Southside clinic’s ‘wonderful journey’ has served generations of Native Americans

(James L. Stroud, Jr./MSR News)


By Brandi D. Phillips

Contributing Writer

South Minneapolis is home to a community clinic founded by three women physicians that has served the Native American population since 2003. Dr. Lydia Caros, CEO and one of the founders of the Native American Community Clinic (NACC), a nonprofit 501(c)(3) organization, told the MSR, “The three of us [founders] previously worked at another community clinic and decided to open up this clinic. It was kind of an exciting adventure, because none of us had done this before and didn’t know what we were doing, but we kind of just went with it.”

Asked what motivated her and the other founders to start the clinic, Caros explained, “It was kind of a political thing. The three of us were working at [another Native American clinic] and there were a lot of political problems and a lot of craziness going on there. The three of us ended up getting fired because we were protesting what they were doing. So, the community has this big uproar about [our firing], and so that is the point when we decided to see if we could start our own place. So that is how it started.”

One of NACC’s founders was the original physician of the clinic from which they all had been fired. “Now, there is a going back and forth [in a positive relationship] between both clinics,” she added. NACC remains connected to the community and continues to provide services to the families they love.

She continued, “The experience was pretty amazing because of the community support we received. The native community saw how much we believed in them and wanted to continue giving service to them, and they did everything they could do to help us.

“It was such a magical time. When we opened our doors in 2003, one of the first things one of our patients said was, ‘We’re home.’ This is a place where we have tried to keep that feeling over the last 13 years.”

Located on Franklin Avenue in South Minneapolis, “Most patients come from the Native American Corridor on Franklin from the light rail heading west. Many Native American service agencies are in that neighborhood, so we are right in the middle of that,” Caros said.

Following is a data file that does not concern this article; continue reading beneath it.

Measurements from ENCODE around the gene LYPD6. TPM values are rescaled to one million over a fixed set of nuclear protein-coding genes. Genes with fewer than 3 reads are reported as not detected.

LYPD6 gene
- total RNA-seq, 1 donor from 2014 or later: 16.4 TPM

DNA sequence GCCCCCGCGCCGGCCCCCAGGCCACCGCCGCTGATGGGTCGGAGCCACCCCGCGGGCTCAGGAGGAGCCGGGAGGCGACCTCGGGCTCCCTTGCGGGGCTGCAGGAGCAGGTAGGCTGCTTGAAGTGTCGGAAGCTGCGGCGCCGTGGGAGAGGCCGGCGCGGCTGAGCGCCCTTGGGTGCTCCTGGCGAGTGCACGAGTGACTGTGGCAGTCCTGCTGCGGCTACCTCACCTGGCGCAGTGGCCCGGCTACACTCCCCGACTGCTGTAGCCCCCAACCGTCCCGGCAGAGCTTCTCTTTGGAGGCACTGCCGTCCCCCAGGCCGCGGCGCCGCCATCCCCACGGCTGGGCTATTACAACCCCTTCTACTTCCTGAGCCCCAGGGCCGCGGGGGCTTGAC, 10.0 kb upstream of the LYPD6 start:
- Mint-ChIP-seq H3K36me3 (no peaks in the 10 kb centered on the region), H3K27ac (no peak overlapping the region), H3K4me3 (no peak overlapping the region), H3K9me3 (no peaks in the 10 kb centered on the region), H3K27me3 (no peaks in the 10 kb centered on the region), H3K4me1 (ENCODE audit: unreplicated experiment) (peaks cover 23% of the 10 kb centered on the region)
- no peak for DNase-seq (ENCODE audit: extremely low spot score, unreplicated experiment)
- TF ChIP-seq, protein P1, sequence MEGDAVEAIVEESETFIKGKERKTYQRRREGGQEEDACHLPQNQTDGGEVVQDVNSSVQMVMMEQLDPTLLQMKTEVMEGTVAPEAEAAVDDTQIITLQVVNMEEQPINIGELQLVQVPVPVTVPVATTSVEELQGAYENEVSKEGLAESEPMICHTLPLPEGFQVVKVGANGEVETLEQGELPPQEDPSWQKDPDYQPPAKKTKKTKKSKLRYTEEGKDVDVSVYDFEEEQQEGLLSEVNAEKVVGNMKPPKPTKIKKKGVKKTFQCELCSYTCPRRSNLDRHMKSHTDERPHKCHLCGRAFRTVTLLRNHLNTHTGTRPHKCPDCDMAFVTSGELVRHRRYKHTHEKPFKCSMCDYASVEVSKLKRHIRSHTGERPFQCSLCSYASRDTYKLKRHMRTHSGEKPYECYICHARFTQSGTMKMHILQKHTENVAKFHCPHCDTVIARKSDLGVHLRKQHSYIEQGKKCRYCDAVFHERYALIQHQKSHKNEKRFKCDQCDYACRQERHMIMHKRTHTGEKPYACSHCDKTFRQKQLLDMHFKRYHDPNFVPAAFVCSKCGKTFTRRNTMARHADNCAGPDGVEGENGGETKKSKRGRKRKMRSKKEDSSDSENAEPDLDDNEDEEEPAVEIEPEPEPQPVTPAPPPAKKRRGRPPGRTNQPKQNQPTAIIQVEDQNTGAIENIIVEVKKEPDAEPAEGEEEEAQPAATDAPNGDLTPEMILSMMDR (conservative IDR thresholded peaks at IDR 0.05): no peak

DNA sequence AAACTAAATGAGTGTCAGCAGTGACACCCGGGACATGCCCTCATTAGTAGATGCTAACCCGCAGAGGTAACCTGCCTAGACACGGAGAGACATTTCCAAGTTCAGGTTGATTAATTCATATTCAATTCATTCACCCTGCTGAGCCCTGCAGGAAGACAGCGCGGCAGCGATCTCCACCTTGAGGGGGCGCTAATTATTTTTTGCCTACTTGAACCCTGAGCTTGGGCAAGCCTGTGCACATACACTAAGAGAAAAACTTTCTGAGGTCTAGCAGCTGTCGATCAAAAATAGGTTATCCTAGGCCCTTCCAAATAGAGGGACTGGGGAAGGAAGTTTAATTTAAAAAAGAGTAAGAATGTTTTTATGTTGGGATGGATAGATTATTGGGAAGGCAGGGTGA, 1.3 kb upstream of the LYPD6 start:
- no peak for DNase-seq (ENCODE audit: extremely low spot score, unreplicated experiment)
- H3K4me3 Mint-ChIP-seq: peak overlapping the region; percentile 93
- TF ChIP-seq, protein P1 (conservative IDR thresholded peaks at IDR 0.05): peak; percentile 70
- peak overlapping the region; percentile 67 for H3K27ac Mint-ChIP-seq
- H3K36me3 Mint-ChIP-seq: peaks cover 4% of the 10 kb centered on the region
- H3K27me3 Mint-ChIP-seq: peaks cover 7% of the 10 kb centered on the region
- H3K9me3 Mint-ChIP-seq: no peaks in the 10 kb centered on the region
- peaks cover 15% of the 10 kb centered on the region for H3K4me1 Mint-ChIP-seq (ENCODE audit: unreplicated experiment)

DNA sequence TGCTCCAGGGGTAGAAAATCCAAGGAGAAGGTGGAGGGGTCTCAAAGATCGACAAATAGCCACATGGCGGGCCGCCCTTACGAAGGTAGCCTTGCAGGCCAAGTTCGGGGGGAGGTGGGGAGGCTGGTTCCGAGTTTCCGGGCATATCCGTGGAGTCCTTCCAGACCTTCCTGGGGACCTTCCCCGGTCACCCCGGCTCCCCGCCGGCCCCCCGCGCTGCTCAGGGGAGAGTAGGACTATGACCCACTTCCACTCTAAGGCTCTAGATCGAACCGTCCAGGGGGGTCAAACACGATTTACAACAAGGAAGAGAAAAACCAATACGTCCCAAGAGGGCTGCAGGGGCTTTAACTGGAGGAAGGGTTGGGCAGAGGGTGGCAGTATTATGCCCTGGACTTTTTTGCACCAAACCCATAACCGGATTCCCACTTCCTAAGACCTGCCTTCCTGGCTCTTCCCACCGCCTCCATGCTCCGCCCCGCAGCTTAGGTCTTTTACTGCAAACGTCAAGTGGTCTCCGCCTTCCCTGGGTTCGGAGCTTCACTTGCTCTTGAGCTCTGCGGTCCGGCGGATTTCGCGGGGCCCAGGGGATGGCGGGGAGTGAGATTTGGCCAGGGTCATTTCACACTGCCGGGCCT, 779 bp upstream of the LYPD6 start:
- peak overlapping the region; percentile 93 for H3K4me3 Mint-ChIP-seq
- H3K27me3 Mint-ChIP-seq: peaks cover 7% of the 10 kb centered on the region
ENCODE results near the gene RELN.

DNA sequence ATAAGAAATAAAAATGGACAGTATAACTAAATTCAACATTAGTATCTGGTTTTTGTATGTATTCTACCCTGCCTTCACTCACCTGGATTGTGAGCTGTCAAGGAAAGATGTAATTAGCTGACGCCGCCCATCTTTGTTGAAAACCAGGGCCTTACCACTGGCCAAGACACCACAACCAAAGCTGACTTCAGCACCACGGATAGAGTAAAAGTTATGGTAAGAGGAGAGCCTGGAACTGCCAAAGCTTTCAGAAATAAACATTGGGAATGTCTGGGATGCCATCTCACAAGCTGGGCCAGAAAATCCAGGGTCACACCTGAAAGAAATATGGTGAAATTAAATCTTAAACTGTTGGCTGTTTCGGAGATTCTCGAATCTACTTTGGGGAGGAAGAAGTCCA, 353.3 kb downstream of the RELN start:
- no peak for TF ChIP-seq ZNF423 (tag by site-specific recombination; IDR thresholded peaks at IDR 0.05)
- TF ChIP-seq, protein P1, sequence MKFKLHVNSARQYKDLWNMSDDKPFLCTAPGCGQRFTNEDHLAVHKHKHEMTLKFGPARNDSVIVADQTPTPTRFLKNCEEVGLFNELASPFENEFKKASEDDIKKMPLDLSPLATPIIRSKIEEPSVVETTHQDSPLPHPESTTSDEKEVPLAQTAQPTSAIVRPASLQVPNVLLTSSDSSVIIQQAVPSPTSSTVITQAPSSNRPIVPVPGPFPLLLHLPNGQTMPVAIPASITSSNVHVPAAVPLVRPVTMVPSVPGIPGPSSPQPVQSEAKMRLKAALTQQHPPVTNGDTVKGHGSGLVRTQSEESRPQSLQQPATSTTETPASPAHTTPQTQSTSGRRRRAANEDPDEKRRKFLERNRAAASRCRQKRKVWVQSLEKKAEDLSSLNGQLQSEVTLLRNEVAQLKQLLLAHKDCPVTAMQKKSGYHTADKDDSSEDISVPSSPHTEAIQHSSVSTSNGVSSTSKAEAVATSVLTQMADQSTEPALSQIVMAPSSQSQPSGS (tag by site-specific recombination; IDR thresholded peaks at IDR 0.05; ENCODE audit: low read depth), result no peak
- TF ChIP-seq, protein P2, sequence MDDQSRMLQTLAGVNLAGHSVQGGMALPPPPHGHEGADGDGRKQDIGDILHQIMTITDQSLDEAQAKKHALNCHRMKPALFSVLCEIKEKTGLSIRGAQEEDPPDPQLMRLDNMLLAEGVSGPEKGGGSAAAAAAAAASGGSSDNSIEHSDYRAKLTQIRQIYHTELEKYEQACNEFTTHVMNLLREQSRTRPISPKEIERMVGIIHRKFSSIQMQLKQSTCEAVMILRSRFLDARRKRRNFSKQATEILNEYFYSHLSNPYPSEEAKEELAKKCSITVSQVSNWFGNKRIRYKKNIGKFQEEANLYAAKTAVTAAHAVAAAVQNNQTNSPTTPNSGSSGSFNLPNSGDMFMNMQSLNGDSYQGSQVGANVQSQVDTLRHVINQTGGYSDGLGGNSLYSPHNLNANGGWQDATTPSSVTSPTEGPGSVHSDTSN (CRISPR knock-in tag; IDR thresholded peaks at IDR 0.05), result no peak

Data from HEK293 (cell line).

She added, “We are a regular medical clinic. We are a fully qualified medical center. So we provide all of the basic medical services. We provide counseling services and dental services.

“I have seen generations come through the doors of our clinic. I have seen grandparents, moms, dads, and children. To have this sense of continuity with all of these families has been just amazing.”

The clinic gives patients the benefit of holistic healthcare services, so each person has access to medical, counseling, and other services to treat the whole person and not just one concern. According to Caros, “We try to normalize the idea that if your mental health is not there, your physical health is not going to be good. It does not mean you are crazy; it is just a part of the whole of us. It means that in order to be healthy, all of the parts have to be working.

“There is a lot of stigma around mental health care, so what we would like to have is that when someone comes in for their medical, they will assume something with their emotional health will be dealt with,” said Caros.

NACC has someone in the clinic most days to help if there is a crisis, but also to be there to help those who may be coping with diabetes, or having trouble sleeping, or experiencing stress with raising their children.

Caros will be retiring at the end of December 2016. “There are all kinds of emotional stuff going on with how hard it is going to be to say goodbye.” She will be taking some time off to just breathe a little, relax a little, and enjoy life. She currently does not plan to serve on the board, wanting to give the new CEO the opportunity to make their mark “without me hovering around.”

The clinic is currently in the process of hiring a new CEO, and Caros will provide orientation for the new person. One of the other founders retired about four years ago. The other founder is currently on the organization’s board but no longer works as a clinic physician.

Caros said, “Most of the generations that were [here] when we first started are gone now. We started with 10 staff, and it has just grown leaps and bounds every single year.

“We have expanded every year, we have gained staff, we have gained space and gained programs and grant funding. So, it has just turned out to be a very wonderful journey of trying to service the community and feeling that support and caring from the community all throughout this time.”


The Native American Community Clinic is accepting new patients. Visit their website at or call them at 612-872-8086.

This story was made possible by a grant from Medtronic Foundation. Brandi D. Phillips welcomes reader responses to